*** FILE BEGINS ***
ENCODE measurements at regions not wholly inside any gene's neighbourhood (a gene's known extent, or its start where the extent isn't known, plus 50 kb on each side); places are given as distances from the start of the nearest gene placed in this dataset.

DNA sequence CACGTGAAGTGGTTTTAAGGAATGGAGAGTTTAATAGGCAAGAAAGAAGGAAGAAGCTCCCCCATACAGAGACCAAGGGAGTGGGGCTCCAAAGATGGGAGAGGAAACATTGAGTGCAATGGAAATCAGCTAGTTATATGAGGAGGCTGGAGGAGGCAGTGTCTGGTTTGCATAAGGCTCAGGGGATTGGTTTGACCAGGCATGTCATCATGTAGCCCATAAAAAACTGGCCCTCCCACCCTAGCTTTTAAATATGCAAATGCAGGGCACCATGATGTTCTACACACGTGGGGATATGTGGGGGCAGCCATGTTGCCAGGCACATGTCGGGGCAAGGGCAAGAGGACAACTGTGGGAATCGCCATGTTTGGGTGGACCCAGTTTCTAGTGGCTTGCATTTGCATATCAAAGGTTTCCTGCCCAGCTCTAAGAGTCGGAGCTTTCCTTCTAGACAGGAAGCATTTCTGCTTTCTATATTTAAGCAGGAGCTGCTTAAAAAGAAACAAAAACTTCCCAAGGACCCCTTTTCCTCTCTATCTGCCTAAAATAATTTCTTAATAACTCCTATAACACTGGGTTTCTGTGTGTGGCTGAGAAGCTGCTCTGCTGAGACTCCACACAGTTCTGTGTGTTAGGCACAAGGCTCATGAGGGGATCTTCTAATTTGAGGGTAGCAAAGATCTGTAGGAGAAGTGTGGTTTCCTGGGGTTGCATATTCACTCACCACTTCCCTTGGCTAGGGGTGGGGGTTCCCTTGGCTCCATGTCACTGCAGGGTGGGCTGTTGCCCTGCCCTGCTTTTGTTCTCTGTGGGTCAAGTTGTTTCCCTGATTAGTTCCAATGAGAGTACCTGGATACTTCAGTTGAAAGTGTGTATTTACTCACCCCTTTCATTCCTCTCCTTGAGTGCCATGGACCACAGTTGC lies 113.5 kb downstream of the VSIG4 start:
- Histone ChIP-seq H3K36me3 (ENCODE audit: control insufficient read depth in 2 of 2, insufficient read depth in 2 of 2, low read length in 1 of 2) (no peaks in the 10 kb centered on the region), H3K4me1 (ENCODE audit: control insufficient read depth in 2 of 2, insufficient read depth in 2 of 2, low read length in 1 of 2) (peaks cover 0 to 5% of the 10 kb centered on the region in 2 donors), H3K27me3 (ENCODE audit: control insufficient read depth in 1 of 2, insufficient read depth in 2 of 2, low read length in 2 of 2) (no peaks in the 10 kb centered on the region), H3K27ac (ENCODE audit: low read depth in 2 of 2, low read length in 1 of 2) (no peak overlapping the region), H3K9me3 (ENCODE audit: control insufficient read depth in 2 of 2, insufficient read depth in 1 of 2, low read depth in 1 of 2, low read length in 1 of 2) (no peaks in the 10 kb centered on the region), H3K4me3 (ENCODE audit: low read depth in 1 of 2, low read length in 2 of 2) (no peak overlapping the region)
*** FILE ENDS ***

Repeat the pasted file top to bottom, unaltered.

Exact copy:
ENCODE measurements at regions not wholly inside any gene's neighbourhood (a gene's known extent, or its start where the extent isn't known, plus 50 kb on each side); places are given as distances from the start of the nearest gene placed in this dataset.

DNA sequence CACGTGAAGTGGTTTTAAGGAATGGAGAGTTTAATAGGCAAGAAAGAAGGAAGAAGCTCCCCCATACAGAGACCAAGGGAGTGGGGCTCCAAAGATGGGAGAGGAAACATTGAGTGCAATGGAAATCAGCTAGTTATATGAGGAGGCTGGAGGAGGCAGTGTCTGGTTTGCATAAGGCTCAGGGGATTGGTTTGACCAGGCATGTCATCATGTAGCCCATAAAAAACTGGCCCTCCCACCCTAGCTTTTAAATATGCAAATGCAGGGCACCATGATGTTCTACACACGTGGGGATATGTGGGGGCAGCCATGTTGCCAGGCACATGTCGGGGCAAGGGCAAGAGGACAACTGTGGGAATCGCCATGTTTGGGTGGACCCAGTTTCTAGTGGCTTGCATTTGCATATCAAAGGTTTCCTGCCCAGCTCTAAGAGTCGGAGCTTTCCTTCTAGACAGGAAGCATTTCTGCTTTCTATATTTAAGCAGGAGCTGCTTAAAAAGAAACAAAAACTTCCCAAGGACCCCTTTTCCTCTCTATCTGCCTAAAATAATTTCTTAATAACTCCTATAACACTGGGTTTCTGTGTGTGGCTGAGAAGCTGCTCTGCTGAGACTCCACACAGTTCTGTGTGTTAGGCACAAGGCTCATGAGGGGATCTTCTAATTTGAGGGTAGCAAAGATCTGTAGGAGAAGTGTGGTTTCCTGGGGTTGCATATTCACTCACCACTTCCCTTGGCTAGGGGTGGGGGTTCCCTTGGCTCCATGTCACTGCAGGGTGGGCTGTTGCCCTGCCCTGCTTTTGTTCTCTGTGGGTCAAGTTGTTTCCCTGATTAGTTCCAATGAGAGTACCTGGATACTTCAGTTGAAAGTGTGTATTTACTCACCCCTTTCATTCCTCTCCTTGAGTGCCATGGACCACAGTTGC lies 113.5 kb downstream of the VSIG4 start:
- Histone ChIP-seq H3K36me3 (ENCODE audit: control insufficient read depth in 2 of 2, insufficient read depth in 2 of 2, low read length in 1 of 2) (no peaks in the 10 kb centered on the region), H3K4me1 (ENCODE audit: control insufficient read depth in 2 of 2, insufficient read depth in 2 of 2, low read length in 1 of 2) (peaks cover 0 to 5% of the 10 kb centered on the region in 2 donors), H3K27me3 (ENCODE audit: control insufficient read depth in 1 of 2, insufficient read depth in 2 of 2, low read length in 2 of 2) (no peaks in the 10 kb centered on the region), H3K27ac (ENCODE audit: low read depth in 2 of 2, low read length in 1 of 2) (no peak overlapping the region), H3K9me3 (ENCODE audit: control insufficient read depth in 2 of 2, insufficient read depth in 1 of 2, low read depth in 1 of 2, low read length in 1 of 2) (no peaks in the 10 kb centered on the region), H3K4me3 (ENCODE audit: low read depth in 1 of 2, low read length in 2 of 2) (no peak overlapping the region)